El Nino drives fastest annual increase on record of carbon dioxide
The human-caused rise in atmospheric concentration of carbon dioxide is being given an extra boost this year by the natural climate phenomena of El Niño, say climate scientists in a paper published in today's edition of the journal Nature Climate Change. As a result, 2016 will be the first year with concentrations above 400 parts per million all year round in the iconic Mauna Loa carbon dioxide record.
Lead author Professor Richard Betts, of the Met Office Hadley Centre and University of Exeter, said: "The atmospheric carbon dioxide concentration is rising year-on-year due to human emissions, but this year it is getting an extra boost due to the recent El Niño event – changes in the sea-surface temperature of the tropical Pacific Ocean. This warms and dries tropical ecosystems, reducing their uptake of carbon, and exacerbating forest fires. Since human emissions are now 25 per cent greater than in the last big El Niño in 1997/98, this all adds up to a record CO2 rise this year."
The rising trend in CO2 was seen by Charles David Keeling when he began recording CO2 at Mauna Loa, Hawaii, in 1958. His early measurements were around 315 parts per million of carbon dioxide, 60 years later this has been rising at an average rate of 2.1 parts per million, but using a seasonal climate forecast model and statistical relationship with sea temperatures, Professor Betts and colleagues forecast the rise this year to be a record 3.15 + – 0.53 parts per million. The average concentration in 2016 is forecast to be 404.45 +-0.53 parts per million, dropping to 401.48 +- 0.53 in September before resuming their ongoing rise next year. The scientists already successfully predicted this year's maximum concentration of 407 parts per million last month.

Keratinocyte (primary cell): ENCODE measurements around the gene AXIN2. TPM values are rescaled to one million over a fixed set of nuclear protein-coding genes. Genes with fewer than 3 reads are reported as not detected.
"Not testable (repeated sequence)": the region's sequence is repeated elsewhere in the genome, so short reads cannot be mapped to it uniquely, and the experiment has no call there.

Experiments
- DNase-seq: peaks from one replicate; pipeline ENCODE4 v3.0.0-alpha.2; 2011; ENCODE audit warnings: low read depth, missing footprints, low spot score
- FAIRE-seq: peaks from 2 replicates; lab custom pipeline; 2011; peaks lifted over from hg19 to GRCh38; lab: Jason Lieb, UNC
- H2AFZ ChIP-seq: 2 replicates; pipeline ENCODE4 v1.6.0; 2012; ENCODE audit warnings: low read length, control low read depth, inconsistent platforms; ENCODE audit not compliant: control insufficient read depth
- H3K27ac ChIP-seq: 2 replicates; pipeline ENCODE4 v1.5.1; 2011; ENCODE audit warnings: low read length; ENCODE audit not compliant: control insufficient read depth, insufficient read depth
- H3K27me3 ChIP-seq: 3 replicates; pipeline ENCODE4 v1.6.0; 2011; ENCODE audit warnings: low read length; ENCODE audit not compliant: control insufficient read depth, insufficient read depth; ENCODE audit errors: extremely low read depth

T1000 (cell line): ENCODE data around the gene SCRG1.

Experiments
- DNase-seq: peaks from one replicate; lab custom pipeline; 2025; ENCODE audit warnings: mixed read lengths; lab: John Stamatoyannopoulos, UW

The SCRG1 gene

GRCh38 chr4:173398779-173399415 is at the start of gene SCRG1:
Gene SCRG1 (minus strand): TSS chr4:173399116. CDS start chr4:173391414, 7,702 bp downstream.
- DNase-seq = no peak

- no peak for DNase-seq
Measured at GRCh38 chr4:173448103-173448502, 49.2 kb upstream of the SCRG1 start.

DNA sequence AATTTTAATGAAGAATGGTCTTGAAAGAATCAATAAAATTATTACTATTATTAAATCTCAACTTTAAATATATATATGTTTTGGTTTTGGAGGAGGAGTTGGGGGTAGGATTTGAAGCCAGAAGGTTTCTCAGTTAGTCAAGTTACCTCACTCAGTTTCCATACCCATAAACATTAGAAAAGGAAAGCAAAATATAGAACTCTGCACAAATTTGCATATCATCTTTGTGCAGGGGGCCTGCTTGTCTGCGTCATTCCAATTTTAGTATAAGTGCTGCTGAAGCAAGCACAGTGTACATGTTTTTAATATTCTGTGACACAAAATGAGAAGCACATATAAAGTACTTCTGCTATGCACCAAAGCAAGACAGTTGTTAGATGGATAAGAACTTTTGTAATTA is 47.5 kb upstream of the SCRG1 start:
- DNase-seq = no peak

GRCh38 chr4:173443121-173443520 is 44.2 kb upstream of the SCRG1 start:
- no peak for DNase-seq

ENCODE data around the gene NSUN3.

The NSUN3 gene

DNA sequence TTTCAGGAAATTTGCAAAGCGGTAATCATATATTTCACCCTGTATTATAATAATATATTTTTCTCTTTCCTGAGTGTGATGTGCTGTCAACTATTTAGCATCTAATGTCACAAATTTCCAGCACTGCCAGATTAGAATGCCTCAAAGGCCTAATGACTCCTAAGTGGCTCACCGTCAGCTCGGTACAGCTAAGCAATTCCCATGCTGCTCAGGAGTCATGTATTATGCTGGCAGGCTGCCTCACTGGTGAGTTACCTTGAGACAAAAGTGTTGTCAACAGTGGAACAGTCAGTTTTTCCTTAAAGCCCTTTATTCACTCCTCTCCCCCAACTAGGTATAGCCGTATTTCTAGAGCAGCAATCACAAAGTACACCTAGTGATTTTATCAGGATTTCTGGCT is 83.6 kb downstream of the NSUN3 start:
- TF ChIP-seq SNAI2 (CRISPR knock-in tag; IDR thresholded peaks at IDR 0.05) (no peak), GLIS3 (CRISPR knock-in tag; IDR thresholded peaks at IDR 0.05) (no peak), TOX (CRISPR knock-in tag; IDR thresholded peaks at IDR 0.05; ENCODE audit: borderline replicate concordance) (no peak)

Carbon dioxide concentrations also show modest ups-and-downs with the seasons. Plants draw down CO2 in the summer and release it again in the autumn and winter. Professor Betts said: "Carbon dioxide at Mauna Loa is currently above 400 parts per million, but would have been expected to drop back down below this level in September. However, we predict that this will not happen now, because the recent El Niño has warmed and dried tropical ecosystems and driven forest fires, adding to the CO2 rise".
Since natural processes only remove carbon dioxide from the atmosphere gradually, levels will remain high even if human emissions began to decline. Scientists expect the concentrations to now remain above 400 parts per million for at least a human lifetime.
Prof Ralph Keeling of the Scripps Institution of Oceanography, who is a co-author on the paper, said: "Back in September last year, we suspected that we were measuring CO2 concentrations below 400 parts per million for the last time. Now it is looking like this was indeed the case." The ongoing CO2 measurements at Mauna Loa used in this study are made by the Scripps Institution of Oceanography, and an independent set of measurements are made by the US National Oceanographic and Atmospheric Administration, which runs the Mauna Loa Observatory.
Chris Jones, also of the Met Office Hadley Centre and another co-author, said: "Studying how these natural cycles interact with human influences is an important part of climate science. Making and testing predictions like this helps us build our understanding and further develop climate models."